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The Far Ranging Elephant Seal

Another singularly incredible and ruthlessly exploited species, the Northern Elephant Seal has returned from the brink of extinction, increasing its population steadily for the last 125 years. From as few as 20 individuals in the late 1890s, as many as 150,000 seals now occupy their historic territory in the eastern Pacific ocean. Migratory, Northern Elephant Seal travel as far north as Alaska and British Columbia, as far south as northern Mexico, and as far west as Hawaii before returning twice a year to islands and beaches on and off the Pacific coast. In the summer, they come to molt; in the winter, bulls come to battle for supremacy and to breed with female seals, which have come to bear their pups from the previous year’s breeding season.

After an eleven-month gestation, female seals give birth to a single pup. The females nurse the often boisterous pups, providing them milk with the highest fat content of any mammalian species on the planet. The pups quickly put on weight. And they need to. The females have fasted since shortly after arriving at the birthing area, and they return to sea about two months after giving birth. When the weaners get up the courage to head out to sea themselves, they don’t have to worry about seal hunters, but they do have other issues to face.

Because of unusually high water temperatures that have persisted in the Pacific ocean for several years, the marine organisms (including anchovies, sardines, and mackerel) on which sea lions, harbor seals, elephant seals, fur seals, and others depend for sustenance can no longer be found in abundance. This has forced female seals to travel further to sustain themselves and has driven hungry pups to leave their rookeries to hunt for food on their own before they have the strength or skills to do so successfully. Many become so malnourished in the attempt that they perish. The lucky ones are rescued when they wash up on a nearby shore. In recent years, organizations like the Marine Mammal Center have rescued, tended, fed, and released record numbers of sick, injured, and emaciated seal pups of various species.

In the case of Northern Elephant Seal pups, some venture into the surf and get pulled out to sea by the overly strong currents or get washed out to sea by strong storms. Some leave the beach only to fall prey to Great White and other sharks patrolling the Pacific coastline. Others simply aren’t strong enough to prosper after leaving their birthing colonies. Either they tarry too long on the beach and waste the stores of fat they had built up, or their mothers, weakened by the lack of food before they arrived, could not provide enough high-quality milk to sustain their pups until they could successfully hunt for themselves. The latter is a phenomenon—linked to climate change—that has also been reported by researchers studying the Southern Elephant Seal, a related species that frequents the Antarctic or Southern Ocean.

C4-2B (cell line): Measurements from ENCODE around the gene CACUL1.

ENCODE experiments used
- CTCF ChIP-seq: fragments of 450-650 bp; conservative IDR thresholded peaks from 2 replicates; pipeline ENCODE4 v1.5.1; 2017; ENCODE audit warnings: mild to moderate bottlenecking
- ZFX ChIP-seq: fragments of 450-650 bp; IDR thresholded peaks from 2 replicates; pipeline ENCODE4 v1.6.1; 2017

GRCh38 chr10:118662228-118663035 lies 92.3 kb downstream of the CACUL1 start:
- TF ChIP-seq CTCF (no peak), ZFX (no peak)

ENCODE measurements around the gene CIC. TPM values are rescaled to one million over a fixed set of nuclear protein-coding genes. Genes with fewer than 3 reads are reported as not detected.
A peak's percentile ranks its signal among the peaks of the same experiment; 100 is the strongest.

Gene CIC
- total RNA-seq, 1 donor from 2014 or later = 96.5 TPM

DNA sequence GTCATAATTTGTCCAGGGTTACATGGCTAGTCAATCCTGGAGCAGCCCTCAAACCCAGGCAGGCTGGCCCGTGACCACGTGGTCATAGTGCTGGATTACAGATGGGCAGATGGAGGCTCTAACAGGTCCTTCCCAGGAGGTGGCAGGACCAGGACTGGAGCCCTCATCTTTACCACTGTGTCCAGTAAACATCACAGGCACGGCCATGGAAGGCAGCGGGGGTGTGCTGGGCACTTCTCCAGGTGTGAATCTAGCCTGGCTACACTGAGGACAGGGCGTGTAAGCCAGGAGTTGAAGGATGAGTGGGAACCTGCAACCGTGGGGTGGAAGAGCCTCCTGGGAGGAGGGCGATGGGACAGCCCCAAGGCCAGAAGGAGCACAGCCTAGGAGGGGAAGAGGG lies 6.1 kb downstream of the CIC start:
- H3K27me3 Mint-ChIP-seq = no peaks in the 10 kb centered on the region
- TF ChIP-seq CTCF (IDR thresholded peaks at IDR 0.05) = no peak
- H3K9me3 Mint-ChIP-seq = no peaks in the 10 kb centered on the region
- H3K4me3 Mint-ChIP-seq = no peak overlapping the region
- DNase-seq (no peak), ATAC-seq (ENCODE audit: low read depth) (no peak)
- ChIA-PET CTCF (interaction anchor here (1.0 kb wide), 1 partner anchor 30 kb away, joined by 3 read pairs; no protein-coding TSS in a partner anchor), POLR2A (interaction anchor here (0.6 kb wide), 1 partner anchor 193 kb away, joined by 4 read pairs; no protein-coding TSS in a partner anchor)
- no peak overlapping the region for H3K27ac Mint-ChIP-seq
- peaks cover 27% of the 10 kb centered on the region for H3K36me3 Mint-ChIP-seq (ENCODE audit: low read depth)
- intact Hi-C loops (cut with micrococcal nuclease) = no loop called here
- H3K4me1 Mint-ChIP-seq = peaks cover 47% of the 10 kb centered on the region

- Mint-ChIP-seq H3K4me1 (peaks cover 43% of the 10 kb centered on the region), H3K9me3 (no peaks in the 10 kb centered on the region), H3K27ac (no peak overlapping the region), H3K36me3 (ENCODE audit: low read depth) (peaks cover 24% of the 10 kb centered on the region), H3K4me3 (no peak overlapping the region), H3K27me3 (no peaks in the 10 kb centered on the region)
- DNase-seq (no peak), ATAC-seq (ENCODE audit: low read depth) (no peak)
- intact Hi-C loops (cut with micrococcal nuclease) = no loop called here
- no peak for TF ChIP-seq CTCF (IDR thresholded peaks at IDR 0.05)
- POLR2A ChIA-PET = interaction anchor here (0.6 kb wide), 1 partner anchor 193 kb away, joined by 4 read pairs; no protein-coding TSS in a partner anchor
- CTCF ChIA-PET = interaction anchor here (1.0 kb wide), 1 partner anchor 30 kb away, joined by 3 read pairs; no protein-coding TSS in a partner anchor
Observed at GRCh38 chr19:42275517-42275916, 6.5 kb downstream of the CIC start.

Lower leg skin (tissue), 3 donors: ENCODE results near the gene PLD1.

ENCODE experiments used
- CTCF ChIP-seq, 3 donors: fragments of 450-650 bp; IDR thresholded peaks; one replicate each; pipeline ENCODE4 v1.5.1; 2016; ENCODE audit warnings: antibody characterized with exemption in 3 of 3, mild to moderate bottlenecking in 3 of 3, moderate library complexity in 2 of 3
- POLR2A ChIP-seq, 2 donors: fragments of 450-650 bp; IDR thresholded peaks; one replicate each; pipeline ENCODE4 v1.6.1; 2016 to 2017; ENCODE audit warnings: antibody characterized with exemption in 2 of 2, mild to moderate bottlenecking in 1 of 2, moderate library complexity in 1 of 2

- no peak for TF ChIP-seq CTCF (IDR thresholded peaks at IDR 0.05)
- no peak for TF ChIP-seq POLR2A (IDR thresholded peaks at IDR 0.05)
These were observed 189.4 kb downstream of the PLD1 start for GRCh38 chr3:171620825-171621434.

If the unusually persistent high temperature of the Pacific Ocean results from climate change, as many scientists believe, weakened mothers and underfed pups will not be the only negative effects that climate change will have on the Northern Elephant Seal. Some elephant seal colonies have seen higher pup mortality rates in recent years. Climate change has also been linked to a higher percentage of male births among elephant seal—both northern and southern species. Should this persist, the population of the species will almost certainly diminish with fewer females available to give birth to new pups.

More powerful storm systems and stronger El Niño events are also likely to cause increased erosion on the off-shore islands and coastal enclaves that elephant seal have been using for birthing colonies in the winter and safe havens in the summer (when they experience catastrophic molts and cannot venture into the ocean). And as sea levels rise over the next fifty to one hundred years as a direct result of climate change, many of the islands and coastal beaches that now provide habitat to the elephant seal will cease to exist, inundated by encroaching ocean waters.

Thanks to the fossil record, we can trace the lineage of the elephant seal back to the Miocene era, as many as 23 million years ago. To secure blubber as fuel for lamps, we nearly annihilated the elephant seal (and many whale species) in a little more than a hundred years. And our stubborn love affair with coal, oil, and gas, may cause the ultimate extinction of the elephant seal and other marine and terrestrial species in the next hundred years. If not sooner.

References:

Climate Change and Seal Survival: Evidence for Environmentally Mediated Changes in Elephant Seal, Mirounga leonina, Pup Survival
Climate changes put the freeze on elephant seal births
Elephant Seals and Climate Change
Elephant seals shed light on climate changes
Elephant Seal Births Are Up, but the Pups Struggle to Survive
Elephant Seal Tracking Reveals Hidden Lives of Deep-diving Animals
Elephant Seals
Marine Mammal Center’s Elephant Seal Care Picks Up On Local Beaches
Northern Elephant Seals: A Dramatic Conservation Success
The Northern Elephant Seal: A Life of Singular Extremes
North Pacific Climate Mediates Offspring Sex Ratio in Northern Elephant Seals
Seals and Their Race against Climate Change
Unusual Ocean Conditions Continue to Cause Record Strandings
Warming Ocean Temperatures May Reduce the Survival Rate of Elephant Seals
Warming Waters Bias Elephant Seal Sex Ratios
World Expert on Seals Discusses their Fate in the Context of Climate Change